Shhh...you'll remind me how long it took me to accommodate to the screen of the 20" iMac. Truth be told, I still miss the CRT screen in my old eMac, which was much better and nicer to look at (and easier to match to prints, subjectively anyway).

Mike J.

Why am I unsurprised that this post has only attracted (as of the time I posted this) six comments, whereas hecklers are eager to post hundreds of derisive comments whenever they feel that their camera/lens brand of choice has been maligned, or a competitor's product unjustly praised (especially if the criticism/praise is based on "unscientific" tests)?

BTW, for an excellent example of what I'm talking about, go to DPReview and check out what Nikon fans are saying about the Canon 50D, and what Canon fans are saying about the Nikon D90. People are comparing the image quality of unreleased cameras based on language in press releases!

Then again, press releases are clearly scientific, so it is hard to argue with the facts, right?

"Truth be told, I still miss the CRT screen in my old eMac, which was much better and nicer to look at (and easier to match to prints, subjectively anyway)."

Mike, this is why I maintain my trusty CRT Sony 19". Ordinary LCD can't match it for viewing photographs.

I might add I did purchase a wide screen
iMac, used; some months ago.

I have been using the iMac machine for my photo review work.

However even though it could be considered
a tradtional desktop computer,I still much
prefer the iBook G4.

Suspect it is convenience.

One point I believe all using a screen
for reviewing images should keep in mind
is technology keeps changing and the methods
by which we use the technology.

Compare a current digital image viewed on
that iBook to say the eMac or even the
original iMac! There is a difference.
Often wonder with my aging eyes if what
I am viewing is what I want to see
rather than what is actually there, on screen.

Bryce Lee
Burlington, Ontario

Hi Miserere, I haven't the individual data. I published all the results on the page. For the six apertures, only two were correctly identified. There are one aperture (f/16) with virtually equal distribution of answers.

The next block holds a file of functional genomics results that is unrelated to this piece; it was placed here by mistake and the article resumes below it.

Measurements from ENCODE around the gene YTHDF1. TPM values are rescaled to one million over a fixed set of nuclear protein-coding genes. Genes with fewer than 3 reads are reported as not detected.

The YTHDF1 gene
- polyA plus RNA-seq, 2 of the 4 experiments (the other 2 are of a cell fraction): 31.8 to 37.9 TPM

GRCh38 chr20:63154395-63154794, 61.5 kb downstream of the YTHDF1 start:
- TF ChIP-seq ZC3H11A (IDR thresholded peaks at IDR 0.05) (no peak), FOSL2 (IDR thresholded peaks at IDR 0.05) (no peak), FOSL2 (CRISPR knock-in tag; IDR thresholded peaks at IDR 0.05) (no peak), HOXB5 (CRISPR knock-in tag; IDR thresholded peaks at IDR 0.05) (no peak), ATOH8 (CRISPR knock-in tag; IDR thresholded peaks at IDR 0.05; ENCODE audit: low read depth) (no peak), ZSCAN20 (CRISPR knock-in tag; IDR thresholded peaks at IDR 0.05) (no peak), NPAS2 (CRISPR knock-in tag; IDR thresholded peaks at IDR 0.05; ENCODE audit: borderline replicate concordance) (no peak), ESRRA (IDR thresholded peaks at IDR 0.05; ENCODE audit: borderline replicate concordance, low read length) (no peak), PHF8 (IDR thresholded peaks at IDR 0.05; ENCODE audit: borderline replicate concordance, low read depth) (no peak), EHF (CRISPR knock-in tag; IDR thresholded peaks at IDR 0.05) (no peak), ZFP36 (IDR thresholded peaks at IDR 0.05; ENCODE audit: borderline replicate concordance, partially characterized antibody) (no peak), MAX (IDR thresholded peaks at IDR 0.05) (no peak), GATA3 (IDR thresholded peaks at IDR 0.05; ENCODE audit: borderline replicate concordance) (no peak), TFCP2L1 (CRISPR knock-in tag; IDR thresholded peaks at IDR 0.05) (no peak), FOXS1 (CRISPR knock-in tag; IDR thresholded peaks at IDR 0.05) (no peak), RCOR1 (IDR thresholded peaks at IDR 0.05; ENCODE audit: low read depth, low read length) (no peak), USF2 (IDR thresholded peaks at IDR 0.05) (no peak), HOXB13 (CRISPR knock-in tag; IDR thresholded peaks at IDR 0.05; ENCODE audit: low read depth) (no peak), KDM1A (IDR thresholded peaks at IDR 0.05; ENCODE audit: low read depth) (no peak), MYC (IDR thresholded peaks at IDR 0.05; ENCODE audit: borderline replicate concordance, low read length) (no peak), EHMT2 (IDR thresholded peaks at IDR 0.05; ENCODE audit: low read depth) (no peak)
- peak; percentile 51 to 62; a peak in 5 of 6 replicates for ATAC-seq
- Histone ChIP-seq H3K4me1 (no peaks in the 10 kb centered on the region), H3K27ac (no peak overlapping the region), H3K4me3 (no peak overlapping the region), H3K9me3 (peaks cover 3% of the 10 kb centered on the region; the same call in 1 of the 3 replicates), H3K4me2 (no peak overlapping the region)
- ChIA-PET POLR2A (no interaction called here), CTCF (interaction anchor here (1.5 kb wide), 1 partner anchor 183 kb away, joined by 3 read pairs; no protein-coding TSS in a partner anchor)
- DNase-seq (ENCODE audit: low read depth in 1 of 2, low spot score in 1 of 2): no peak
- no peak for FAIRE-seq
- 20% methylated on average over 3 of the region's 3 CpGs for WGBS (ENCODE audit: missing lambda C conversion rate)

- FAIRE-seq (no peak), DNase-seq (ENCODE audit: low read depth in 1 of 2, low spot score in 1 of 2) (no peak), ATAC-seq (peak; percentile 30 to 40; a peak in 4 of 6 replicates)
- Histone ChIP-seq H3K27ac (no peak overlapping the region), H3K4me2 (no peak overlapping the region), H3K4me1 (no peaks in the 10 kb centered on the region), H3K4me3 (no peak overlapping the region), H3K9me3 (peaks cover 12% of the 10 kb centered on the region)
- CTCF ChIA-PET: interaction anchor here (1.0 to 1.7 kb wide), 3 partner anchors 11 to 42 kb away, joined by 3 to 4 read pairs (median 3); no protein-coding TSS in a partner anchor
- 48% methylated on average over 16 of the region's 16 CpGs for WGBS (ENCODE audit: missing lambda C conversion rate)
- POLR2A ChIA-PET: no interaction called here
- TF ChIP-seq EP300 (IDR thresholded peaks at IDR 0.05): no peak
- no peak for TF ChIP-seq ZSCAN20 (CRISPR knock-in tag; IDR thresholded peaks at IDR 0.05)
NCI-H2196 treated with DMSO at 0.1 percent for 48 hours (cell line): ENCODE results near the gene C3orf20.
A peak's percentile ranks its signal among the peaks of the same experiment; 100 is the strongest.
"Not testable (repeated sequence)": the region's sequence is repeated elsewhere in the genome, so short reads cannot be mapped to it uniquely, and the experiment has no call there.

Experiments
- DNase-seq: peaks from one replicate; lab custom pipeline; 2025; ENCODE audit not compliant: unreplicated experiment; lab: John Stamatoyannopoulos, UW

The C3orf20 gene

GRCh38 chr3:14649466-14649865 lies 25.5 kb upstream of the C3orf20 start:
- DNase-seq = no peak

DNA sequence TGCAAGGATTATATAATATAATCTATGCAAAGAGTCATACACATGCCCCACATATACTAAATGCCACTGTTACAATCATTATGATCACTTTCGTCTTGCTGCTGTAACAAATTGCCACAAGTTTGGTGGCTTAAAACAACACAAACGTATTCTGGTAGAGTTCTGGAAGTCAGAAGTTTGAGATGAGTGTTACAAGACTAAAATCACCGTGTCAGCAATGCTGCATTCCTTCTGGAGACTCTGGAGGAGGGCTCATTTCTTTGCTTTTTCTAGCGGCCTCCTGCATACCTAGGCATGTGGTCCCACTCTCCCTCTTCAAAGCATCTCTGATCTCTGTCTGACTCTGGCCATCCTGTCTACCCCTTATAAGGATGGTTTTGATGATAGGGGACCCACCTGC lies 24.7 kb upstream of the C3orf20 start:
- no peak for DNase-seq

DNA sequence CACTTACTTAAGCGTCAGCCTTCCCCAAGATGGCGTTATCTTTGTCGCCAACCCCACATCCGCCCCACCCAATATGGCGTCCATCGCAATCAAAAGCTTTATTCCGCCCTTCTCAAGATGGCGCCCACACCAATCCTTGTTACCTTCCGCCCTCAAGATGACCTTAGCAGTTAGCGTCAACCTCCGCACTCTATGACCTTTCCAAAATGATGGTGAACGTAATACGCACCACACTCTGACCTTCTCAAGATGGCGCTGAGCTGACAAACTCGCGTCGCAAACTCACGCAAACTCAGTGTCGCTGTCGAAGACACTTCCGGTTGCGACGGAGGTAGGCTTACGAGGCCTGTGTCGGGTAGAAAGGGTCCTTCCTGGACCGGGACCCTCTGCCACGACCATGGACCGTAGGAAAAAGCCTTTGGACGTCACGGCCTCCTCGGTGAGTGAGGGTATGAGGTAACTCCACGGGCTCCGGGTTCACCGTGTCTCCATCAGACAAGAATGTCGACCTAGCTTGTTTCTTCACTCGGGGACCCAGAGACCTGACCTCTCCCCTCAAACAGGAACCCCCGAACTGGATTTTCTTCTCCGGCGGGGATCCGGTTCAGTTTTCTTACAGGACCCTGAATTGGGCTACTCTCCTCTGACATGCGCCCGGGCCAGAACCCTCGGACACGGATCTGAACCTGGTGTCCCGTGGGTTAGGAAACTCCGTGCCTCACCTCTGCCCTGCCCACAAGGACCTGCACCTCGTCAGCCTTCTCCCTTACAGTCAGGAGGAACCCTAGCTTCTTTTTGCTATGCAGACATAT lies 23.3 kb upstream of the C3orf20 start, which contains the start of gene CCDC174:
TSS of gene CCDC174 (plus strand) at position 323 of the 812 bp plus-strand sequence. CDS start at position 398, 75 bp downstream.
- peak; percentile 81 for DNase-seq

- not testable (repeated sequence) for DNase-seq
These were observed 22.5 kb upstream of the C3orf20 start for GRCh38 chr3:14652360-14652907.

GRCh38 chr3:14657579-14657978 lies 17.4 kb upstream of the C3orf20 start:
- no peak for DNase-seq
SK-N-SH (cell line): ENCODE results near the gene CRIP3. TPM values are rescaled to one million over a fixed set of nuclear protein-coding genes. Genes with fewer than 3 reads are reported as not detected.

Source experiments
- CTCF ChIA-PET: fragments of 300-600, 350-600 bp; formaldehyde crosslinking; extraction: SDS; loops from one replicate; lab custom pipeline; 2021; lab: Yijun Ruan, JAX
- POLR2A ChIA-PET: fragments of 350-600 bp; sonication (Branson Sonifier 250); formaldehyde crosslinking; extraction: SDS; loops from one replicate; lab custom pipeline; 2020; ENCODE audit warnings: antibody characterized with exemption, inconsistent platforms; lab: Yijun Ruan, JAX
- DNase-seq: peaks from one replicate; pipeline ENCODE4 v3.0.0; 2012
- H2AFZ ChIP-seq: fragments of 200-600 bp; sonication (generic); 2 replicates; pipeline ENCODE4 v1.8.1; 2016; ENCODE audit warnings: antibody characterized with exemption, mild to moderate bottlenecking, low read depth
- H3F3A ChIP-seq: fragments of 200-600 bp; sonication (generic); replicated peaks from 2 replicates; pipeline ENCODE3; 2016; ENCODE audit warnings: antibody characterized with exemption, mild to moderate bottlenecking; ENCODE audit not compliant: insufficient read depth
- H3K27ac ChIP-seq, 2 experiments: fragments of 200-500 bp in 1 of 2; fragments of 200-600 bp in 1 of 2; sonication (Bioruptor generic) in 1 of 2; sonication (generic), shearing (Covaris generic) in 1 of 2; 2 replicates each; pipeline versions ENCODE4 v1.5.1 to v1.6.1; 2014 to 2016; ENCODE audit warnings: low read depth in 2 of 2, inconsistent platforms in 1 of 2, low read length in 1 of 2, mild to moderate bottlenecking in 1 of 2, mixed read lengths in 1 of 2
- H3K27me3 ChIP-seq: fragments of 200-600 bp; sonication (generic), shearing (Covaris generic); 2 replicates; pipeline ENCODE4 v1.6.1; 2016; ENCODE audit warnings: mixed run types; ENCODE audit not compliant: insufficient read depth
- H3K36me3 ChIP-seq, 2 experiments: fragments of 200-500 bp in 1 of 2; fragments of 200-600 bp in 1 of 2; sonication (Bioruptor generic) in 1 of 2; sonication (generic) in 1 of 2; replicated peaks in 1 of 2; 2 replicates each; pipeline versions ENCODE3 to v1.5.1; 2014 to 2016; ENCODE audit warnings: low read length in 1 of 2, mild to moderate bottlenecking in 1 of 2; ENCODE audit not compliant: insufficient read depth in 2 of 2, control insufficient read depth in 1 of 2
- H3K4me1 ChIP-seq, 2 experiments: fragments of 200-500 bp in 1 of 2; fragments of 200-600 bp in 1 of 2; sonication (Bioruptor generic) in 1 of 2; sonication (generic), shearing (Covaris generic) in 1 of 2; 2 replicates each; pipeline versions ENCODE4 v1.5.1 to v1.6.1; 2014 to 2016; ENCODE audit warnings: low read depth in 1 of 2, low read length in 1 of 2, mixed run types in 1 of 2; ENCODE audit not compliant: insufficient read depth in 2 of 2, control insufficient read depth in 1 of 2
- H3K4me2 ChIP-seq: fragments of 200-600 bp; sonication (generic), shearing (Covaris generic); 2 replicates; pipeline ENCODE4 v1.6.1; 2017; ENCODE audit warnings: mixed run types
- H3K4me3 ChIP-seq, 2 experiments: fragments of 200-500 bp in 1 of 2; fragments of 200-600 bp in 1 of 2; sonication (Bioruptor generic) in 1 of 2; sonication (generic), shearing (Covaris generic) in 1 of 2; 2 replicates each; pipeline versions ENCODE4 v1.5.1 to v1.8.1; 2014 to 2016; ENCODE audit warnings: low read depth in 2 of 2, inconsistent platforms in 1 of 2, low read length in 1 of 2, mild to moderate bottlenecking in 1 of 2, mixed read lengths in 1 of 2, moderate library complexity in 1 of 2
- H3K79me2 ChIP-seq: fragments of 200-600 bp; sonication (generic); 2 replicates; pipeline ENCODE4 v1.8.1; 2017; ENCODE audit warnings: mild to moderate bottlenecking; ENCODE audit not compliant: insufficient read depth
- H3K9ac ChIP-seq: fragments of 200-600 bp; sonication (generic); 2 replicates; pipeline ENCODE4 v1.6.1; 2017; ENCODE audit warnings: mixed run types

One guy complained because I used a different amount of fine-tuning sharpening. My thought is, everyone will search for the best sharpness setting for each individual file.

But to do the things more clear, I redid the test (2nd round) with the SAME amount of sharpness. I don't see any important difference, but I will invite the people to do the 2nd round. I have no reason to believe, this time *many* people will find the right apertures.

Yes, I agree. I experienced a slightly decentering in one zoom lens, but only discovered when performed a "playing cards test chart" like this. The funny thing is, probably I never knew if not tested.

There are other important parameter that *not* affects lens reviews, but affect "users". It's about focus. It's a public info, that they have been taking lots of photos of the charts and selecting the best one of the series to run the graphs.

Quote from a reviewer: "We've come to say around the lab that the actual performance of modern AF systems is the "dirty little secret" of the camera industry."
Autofocus, Manual Focus, or focus through live view is not reliable. The only solution suggested to measure the MTF, is focus bracketing. There's a interesting reading here http://www.slrgear.com/articles/focus/focus.htm

Now, imagine the craziness of the thing: How many phtotographers in the world will intend to perform a millimetrec focus bracketing? For 100% of the scenes with even a slight movement, it's simply impossible to do that. For static scenes is 99% unpractical.


Salviano Junior
Rio de Janeiro